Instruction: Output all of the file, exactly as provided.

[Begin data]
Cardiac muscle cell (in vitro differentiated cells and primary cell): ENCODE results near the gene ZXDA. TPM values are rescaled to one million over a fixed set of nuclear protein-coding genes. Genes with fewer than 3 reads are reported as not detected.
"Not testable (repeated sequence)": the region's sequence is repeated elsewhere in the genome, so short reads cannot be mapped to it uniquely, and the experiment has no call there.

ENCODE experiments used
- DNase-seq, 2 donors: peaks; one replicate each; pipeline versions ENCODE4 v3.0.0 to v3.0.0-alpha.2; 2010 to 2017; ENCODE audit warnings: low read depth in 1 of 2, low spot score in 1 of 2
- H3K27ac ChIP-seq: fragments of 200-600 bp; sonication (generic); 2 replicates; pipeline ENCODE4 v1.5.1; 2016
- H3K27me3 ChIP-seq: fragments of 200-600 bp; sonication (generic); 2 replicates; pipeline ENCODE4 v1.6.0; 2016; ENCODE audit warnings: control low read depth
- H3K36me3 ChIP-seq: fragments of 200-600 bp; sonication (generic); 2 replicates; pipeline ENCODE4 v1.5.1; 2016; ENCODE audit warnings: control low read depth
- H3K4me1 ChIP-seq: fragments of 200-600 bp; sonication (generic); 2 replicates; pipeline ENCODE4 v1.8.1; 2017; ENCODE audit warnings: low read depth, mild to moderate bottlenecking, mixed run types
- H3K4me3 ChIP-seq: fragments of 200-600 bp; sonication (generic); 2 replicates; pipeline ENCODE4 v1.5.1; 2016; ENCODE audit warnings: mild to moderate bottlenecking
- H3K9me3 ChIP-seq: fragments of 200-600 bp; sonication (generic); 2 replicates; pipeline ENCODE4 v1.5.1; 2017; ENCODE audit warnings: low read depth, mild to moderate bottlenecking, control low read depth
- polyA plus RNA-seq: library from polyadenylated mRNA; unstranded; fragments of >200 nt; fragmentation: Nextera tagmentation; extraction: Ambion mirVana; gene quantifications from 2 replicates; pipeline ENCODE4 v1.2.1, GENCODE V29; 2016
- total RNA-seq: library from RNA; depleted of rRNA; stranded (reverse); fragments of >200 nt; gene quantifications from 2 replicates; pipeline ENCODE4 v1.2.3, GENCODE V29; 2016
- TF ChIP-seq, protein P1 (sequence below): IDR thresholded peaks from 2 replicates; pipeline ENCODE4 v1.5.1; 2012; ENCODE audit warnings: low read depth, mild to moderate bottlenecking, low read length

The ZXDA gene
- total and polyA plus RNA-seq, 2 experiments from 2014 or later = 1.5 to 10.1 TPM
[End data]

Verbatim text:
Cardiac muscle cell (in vitro differentiated cells and primary cell): ENCODE results near the gene ZXDA. TPM values are rescaled to one million over a fixed set of nuclear protein-coding genes. Genes with fewer than 3 reads are reported as not detected.
"Not testable (repeated sequence)": the region's sequence is repeated elsewhere in the genome, so short reads cannot be mapped to it uniquely, and the experiment has no call there.

ENCODE experiments used
- DNase-seq, 2 donors: peaks; one replicate each; pipeline versions ENCODE4 v3.0.0 to v3.0.0-alpha.2; 2010 to 2017; ENCODE audit warnings: low read depth in 1 of 2, low spot score in 1 of 2
- H3K27ac ChIP-seq: fragments of 200-600 bp; sonication (generic); 2 replicates; pipeline ENCODE4 v1.5.1; 2016
- H3K27me3 ChIP-seq: fragments of 200-600 bp; sonication (generic); 2 replicates; pipeline ENCODE4 v1.6.0; 2016; ENCODE audit warnings: control low read depth
- H3K36me3 ChIP-seq: fragments of 200-600 bp; sonication (generic); 2 replicates; pipeline ENCODE4 v1.5.1; 2016; ENCODE audit warnings: control low read depth
- H3K4me1 ChIP-seq: fragments of 200-600 bp; sonication (generic); 2 replicates; pipeline ENCODE4 v1.8.1; 2017; ENCODE audit warnings: low read depth, mild to moderate bottlenecking, mixed run types
- H3K4me3 ChIP-seq: fragments of 200-600 bp; sonication (generic); 2 replicates; pipeline ENCODE4 v1.5.1; 2016; ENCODE audit warnings: mild to moderate bottlenecking
- H3K9me3 ChIP-seq: fragments of 200-600 bp; sonication (generic); 2 replicates; pipeline ENCODE4 v1.5.1; 2017; ENCODE audit warnings: low read depth, mild to moderate bottlenecking, control low read depth
- polyA plus RNA-seq: library from polyadenylated mRNA; unstranded; fragments of >200 nt; fragmentation: Nextera tagmentation; extraction: Ambion mirVana; gene quantifications from 2 replicates; pipeline ENCODE4 v1.2.1, GENCODE V29; 2016
- total RNA-seq: library from RNA; depleted of rRNA; stranded (reverse); fragments of >200 nt; gene quantifications from 2 replicates; pipeline ENCODE4 v1.2.3, GENCODE V29; 2016
- TF ChIP-seq, protein P1 (sequence below): IDR thresholded peaks from 2 replicates; pipeline ENCODE4 v1.5.1; 2012; ENCODE audit warnings: low read depth, mild to moderate bottlenecking, low read length

The ZXDA gene
- total and polyA plus RNA-seq, 2 experiments from 2014 or later = 1.5 to 10.1 TPM